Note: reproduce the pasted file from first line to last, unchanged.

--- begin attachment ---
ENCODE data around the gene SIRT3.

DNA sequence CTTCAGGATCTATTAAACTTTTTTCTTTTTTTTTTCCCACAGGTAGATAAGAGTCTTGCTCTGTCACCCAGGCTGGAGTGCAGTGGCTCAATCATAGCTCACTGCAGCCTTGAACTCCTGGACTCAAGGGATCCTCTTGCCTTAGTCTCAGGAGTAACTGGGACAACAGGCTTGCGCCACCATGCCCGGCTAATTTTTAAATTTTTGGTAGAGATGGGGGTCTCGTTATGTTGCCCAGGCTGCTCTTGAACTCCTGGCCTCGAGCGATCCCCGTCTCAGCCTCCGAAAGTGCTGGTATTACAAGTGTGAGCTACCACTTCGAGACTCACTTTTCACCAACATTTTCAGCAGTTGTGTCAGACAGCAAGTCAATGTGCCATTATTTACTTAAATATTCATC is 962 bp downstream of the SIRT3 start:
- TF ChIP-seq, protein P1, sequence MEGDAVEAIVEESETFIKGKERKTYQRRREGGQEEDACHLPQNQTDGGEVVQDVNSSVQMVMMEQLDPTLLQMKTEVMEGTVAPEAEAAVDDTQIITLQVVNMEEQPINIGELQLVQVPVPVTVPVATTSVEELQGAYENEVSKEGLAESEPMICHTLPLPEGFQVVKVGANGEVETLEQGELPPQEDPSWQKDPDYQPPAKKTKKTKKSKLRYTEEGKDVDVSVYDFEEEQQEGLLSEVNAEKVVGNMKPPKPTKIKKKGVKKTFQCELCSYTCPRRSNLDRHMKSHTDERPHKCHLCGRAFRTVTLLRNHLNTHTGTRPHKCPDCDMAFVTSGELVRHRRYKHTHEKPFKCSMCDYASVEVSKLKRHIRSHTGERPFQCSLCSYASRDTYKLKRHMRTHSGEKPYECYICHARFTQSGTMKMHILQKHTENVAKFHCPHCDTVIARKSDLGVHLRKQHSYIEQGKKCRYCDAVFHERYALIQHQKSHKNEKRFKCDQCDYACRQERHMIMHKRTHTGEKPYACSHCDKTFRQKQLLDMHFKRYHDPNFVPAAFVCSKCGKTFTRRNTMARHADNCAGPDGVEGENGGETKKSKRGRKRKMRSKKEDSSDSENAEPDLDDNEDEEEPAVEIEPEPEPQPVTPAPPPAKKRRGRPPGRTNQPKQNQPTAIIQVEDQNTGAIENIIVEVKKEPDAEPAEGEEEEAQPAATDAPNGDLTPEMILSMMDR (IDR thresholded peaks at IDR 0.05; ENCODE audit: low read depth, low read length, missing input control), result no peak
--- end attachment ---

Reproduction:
ENCODE data around the gene SIRT3.

DNA sequence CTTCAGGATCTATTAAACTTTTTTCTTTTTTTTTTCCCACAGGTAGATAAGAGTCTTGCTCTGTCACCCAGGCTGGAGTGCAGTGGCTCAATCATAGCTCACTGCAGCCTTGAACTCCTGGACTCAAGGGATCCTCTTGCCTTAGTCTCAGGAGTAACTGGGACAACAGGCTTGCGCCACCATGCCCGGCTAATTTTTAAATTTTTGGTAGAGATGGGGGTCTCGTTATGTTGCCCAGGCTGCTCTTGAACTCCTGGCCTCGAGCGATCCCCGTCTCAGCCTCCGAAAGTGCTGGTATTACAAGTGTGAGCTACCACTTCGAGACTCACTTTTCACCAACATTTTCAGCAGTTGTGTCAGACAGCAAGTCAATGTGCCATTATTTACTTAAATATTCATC is 962 bp downstream of the SIRT3 start:
- TF ChIP-seq, protein P1, sequence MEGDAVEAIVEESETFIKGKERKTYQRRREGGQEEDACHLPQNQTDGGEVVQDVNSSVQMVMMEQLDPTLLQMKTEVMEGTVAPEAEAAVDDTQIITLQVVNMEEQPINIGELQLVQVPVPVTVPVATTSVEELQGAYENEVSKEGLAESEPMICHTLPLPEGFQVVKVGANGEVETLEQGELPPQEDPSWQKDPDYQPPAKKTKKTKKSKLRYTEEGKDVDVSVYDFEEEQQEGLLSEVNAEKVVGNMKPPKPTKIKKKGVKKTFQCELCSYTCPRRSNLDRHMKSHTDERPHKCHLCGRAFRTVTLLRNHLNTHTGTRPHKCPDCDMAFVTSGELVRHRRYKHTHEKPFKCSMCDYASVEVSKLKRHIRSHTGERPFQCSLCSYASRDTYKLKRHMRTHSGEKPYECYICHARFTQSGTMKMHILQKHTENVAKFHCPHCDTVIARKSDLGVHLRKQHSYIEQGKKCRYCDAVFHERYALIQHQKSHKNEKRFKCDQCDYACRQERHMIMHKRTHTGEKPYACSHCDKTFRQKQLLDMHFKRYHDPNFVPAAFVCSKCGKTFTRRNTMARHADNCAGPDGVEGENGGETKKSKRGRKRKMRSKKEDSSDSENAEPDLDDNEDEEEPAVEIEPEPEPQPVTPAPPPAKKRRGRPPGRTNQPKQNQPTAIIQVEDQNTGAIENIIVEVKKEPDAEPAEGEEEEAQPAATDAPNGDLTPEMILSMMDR (IDR thresholded peaks at IDR 0.05; ENCODE audit: low read depth, low read length, missing input control), result no peak